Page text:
After relocating from London to Poole, Emma – age 30, and her husband Mark were busy renovating houses and enjoying family life with their two girls, aged two years and eight weeks.
Five years later and three houses on, they had expanded their family and had three young girls aged two, five and seven. The children were getting older, and Emma was in a place where she was looking at what she would do next with her life. Emma recalled: “I remember being at the gym and looking at a Women’s Health magazine. As I was flicking through the pages, an article about Body Building and Bikini Competitions grabbed my attention. I knew I was a long way off how these ladies looked but wondered if this was something I could do in the future!”
On the 30th of October 2014, Emma’s 35th birthday, she discovered a smooth round lump on her breast. She had lost her mum to cancer, but there were no other cases in the family, so she never thought it would happen to her. She was stunned.
After a referral from her GP, Emma went to Poole Hospital for a mammogram. Two weeks later, Emma returned to Poole Hospital with her husband Mark and received the devastating news that she had breast cancer. “The team at the hospital took great care of us, I knew I was in safe hands, but that didn’t stop the feeling of numbness that took over my body at that moment. It was a strange feeling; I was not sure what was going on around me. At night, I could not get away from the feeling of needing air. I would open all the windows to feel that I could breathe!”
Emma had triple-negative breast cancer.
Triple-negative breast cancer is the kind of breast cancer that does not have any of the receptors that are commonly found in breast cancer.
- One is the female hormone estrogen.
- One is the female hormone progesterone.
- One is a protein called human epidermal growth factor.
If your cancer has any of these receptors, the doctors can use treatments like hormone therapy or other drugs to help destroy the cancer cells. But if you have triple-negative breast cancer and you do not have the receptors, the only treatment going forward is chemotherapy, which is still an effective option.
“I received my diagnosis on 20th November 2014, and from January to April 2015, I had six rounds of chemotherapy, followed by 20 rounds of radiotherapy that finished in July. I lost my hair, and on the second round of chemotherapy, I was admitted to hospital for a week as I had Neutropenic Sepsis.”
Neutropenic sepsis is a life-threatening complication of anticancer treatment, the term is used to describe a significant inflammatory response to presumed bacterial infection in a person with or without fever.
“I am lucky to have a supportive family around me, but I could not help feeling guilty about my diagnosis. Our family has suffered so much loss from cancer. Both of Mark’s parents had passed away. His mother was age 42 when he lost her to bowel cancer. It was hard on my dad, he lost his wife to breast cancer, and now he had to experience his daughter go through a similar situation. Cancer is like a bomb that goes off in your house – it splinters out for years, affecting not only the body and mind of the person going through the trauma but also affecting the people close to them. My family, including my girls, are extremely resilient. I’m proud of them.”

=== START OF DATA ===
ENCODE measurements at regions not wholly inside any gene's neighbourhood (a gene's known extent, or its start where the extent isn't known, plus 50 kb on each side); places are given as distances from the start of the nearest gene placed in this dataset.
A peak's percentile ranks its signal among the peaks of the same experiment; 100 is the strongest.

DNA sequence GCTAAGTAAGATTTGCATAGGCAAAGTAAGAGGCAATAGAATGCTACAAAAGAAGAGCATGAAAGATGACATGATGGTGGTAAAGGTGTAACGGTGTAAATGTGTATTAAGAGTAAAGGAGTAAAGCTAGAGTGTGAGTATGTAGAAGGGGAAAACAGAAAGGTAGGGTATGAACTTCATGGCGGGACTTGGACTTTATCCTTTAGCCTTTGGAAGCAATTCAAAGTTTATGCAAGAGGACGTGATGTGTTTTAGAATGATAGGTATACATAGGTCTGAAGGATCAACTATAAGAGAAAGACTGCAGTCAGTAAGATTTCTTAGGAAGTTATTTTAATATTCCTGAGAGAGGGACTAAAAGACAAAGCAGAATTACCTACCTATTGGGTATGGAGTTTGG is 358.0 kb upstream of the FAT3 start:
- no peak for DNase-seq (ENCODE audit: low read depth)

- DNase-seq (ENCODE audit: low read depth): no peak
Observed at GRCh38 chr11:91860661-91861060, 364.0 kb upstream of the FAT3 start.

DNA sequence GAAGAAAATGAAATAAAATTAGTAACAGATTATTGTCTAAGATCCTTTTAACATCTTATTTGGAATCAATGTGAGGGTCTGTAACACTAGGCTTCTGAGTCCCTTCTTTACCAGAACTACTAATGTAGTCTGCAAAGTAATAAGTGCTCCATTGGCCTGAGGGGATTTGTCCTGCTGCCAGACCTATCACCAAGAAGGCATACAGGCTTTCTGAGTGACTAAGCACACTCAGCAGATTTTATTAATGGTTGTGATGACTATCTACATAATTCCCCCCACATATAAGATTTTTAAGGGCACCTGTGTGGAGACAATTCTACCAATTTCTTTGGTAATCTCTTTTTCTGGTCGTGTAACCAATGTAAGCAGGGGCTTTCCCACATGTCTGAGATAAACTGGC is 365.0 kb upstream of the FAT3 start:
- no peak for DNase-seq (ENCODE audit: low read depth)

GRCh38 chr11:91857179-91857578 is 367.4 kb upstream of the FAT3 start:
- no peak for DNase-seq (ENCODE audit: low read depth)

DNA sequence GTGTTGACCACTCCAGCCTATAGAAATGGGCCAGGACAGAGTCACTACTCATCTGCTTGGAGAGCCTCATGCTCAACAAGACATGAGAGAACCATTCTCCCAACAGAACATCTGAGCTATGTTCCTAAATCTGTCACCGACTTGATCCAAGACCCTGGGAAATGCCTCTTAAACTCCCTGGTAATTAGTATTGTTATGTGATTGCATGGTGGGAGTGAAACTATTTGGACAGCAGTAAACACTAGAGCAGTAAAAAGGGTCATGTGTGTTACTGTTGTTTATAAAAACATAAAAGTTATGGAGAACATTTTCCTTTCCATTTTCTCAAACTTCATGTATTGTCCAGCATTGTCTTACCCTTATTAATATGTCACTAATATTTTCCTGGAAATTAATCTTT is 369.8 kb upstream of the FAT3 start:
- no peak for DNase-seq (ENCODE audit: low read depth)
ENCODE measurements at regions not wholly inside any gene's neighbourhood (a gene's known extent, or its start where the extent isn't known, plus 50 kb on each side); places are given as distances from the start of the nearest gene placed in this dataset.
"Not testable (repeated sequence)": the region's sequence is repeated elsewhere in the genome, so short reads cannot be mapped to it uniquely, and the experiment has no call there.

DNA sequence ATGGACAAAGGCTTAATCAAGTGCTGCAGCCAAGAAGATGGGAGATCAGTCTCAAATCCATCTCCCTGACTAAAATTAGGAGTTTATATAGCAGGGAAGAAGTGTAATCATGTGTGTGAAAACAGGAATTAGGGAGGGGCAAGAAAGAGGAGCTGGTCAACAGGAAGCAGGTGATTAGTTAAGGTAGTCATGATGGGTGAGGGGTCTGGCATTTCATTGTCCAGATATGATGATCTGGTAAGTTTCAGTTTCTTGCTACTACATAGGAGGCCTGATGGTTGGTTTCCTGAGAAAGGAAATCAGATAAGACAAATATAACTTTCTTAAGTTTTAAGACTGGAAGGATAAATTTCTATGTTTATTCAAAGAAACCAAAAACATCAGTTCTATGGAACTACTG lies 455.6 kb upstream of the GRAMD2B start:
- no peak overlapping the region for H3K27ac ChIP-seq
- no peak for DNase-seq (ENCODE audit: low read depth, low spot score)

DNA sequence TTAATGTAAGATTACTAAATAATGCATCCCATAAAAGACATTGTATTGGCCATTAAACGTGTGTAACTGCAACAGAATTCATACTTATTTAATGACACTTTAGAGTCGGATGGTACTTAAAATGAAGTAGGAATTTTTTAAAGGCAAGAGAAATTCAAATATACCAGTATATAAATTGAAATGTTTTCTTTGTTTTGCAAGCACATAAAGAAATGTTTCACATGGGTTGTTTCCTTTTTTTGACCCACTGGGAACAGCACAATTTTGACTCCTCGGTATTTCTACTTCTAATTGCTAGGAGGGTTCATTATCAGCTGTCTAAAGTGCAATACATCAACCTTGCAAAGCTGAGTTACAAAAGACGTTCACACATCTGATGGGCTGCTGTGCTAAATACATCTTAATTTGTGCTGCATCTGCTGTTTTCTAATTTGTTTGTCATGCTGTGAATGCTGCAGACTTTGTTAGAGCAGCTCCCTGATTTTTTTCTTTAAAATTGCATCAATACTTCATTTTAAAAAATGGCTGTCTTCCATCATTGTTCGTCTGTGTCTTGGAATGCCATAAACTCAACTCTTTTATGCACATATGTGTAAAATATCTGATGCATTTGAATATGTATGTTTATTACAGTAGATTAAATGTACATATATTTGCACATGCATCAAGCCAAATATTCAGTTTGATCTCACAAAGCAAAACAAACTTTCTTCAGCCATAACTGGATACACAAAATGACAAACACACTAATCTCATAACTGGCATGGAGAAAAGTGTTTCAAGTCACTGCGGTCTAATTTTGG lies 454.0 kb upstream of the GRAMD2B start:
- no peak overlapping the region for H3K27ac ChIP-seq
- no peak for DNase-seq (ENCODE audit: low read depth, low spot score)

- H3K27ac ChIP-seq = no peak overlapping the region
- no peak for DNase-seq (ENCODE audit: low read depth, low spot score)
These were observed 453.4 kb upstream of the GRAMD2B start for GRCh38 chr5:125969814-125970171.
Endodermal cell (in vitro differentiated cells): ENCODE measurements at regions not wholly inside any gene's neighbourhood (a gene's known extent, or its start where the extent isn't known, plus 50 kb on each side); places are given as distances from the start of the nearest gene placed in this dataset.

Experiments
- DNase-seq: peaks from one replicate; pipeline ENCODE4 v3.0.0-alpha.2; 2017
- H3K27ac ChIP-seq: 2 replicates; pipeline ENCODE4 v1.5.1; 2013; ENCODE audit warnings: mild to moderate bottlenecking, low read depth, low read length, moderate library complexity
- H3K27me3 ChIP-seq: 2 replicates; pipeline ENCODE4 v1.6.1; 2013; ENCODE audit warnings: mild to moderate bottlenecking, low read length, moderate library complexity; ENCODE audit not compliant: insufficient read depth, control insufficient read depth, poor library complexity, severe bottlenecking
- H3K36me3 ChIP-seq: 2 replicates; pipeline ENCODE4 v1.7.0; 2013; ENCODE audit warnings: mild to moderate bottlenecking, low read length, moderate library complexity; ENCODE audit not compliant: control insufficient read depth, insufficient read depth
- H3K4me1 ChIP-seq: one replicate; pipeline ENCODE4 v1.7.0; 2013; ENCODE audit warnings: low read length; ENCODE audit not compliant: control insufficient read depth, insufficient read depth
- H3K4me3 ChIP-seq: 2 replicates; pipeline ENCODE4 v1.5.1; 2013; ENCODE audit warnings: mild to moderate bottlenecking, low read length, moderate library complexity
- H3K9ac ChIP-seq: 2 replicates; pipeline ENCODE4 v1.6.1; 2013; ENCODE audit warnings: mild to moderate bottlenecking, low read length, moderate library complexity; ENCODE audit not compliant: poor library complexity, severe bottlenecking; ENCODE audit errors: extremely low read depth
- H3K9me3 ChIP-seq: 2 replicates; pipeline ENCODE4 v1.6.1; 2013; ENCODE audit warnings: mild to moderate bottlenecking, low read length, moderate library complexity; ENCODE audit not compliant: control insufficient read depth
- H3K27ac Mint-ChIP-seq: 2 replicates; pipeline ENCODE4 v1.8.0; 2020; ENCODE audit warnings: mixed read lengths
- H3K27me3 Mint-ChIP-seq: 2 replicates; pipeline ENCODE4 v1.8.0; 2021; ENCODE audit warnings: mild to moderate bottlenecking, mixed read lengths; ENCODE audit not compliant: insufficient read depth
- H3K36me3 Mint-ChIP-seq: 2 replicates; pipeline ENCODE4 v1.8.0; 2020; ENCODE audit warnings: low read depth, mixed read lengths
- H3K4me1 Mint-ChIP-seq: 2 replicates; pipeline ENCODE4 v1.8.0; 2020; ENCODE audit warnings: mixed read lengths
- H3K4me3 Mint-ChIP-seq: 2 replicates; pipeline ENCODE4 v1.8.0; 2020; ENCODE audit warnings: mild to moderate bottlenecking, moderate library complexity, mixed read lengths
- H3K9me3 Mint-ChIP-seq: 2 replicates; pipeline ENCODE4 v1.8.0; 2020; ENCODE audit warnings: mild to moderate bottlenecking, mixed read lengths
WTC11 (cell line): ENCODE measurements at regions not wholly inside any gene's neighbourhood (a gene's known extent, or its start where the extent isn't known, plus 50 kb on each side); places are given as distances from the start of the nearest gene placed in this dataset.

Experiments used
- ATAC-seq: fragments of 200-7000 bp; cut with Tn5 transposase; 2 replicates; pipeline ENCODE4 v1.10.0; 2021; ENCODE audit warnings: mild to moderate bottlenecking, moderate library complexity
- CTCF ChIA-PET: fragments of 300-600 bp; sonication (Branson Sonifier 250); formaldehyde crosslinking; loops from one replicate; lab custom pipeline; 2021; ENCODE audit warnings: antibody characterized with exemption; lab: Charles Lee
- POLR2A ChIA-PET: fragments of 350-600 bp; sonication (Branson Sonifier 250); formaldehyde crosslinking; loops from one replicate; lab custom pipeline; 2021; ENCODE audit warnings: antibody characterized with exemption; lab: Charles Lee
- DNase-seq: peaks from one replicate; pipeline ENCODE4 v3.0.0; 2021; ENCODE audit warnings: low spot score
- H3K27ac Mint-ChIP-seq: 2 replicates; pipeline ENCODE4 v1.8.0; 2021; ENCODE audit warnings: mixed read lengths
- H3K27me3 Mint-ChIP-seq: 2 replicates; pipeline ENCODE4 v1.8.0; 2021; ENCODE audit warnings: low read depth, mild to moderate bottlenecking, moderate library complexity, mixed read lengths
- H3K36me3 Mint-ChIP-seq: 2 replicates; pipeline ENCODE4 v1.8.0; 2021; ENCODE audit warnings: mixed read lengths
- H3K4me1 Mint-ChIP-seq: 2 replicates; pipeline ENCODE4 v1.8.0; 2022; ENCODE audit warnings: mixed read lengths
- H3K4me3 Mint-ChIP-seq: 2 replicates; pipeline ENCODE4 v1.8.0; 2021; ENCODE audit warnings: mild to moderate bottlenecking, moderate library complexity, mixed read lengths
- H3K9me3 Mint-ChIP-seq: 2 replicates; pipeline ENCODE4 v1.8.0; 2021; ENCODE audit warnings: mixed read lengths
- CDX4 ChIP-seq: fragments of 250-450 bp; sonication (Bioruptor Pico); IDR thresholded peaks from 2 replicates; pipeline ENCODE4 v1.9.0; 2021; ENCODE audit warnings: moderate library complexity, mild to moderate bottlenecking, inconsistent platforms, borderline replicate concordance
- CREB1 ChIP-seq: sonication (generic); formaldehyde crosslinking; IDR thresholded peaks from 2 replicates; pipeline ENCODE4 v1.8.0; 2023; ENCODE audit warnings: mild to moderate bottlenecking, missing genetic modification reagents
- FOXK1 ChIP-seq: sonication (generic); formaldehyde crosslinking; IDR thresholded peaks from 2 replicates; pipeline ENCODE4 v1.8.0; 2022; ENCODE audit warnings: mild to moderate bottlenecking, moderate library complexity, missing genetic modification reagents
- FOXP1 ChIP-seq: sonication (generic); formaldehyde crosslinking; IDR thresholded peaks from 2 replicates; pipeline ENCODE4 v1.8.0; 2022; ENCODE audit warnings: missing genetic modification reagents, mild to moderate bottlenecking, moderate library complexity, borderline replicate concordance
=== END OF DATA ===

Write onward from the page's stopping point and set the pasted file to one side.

After treatment had ended, Emma realised that her newfound love of carbs meant she had gained weight. She knew the physical and mental aspects of breast cancer had finally taken a toll – she had lost herself. Emma was ready to get her life back, and losing weight and feeling fit, was part of her healing process. Thinking about the bodybuilding article, Emma knew this was what she wanted to do so, in 2017, she signed up to Primitive Performance and started weight training with her coach, Scott Exley. Her understanding of weight training and diet evolved, and in 2020, she knew she was ready to get that bikini body.
“I weight train five times a week and follow a strict diet during the weekdays and take a more relaxed approach at the weekend. The training was going well, and Scott suggested that I book in for a photoshoot with top UK fitness photographer Matt Marsh. My confidence was growing, and I knew my body was looking better. I trained hard in the lead up to the photoshoot and felt physically at my best. It was an empowering moment as the camera clicked away. I had left my old body behind and was looking at the new me. I felt good, so I signed up to take a personal training course. I love training so much and want to help other women to be the best version of themselves, inside and out.”
However, this was short-lived. Soon after the photoshoot, Emma went back into hospital for a planned operation to remove her ovaries. She then realised she had worked so hard at the physical aspect, but mentally work needed to be done. “I booked in with a psychotherapist in October 2020 and had EMDR therapy, which I completed in April 2021. I’m so pleased I did it as I finally feel free from the trauma linked to my breast cancer.”
Eye Movement Desensitization and Reprocessing (EMDR) therapy is an interactive psychotherapy technique that is used to relieve psychological stress. It is a treatment for trauma and post-traumatic stress disorder (PTSD).
“I knew that I needed to help myself before I would be in a position to help others. I have nearly finished my personal training course and in October I will be taking part in my first bikini competition. I know that whatever happens on stage, this is the final piece of the puzzle before I can leave all the negativity in the past and focus on my future!”
Dorset Spotlight advocates being breast aware.
- Check your breasts regularly and know what is normal for you.
- Report any changes without delay.
- Attend routine screening if you are 50 or over.
Please refer to the NHS website if more information is needed.